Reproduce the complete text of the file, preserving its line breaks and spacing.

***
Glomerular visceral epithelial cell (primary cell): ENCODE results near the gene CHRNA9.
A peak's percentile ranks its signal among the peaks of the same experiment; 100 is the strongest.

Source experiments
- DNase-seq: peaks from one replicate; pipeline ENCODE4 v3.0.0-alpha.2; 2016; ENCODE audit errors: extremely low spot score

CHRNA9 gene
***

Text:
Glomerular visceral epithelial cell (primary cell): ENCODE results near the gene CHRNA9.
A peak's percentile ranks its signal among the peaks of the same experiment; 100 is the strongest.

Source experiments
- DNase-seq: peaks from one replicate; pipeline ENCODE4 v3.0.0-alpha.2; 2016; ENCODE audit errors: extremely low spot score

CHRNA9 gene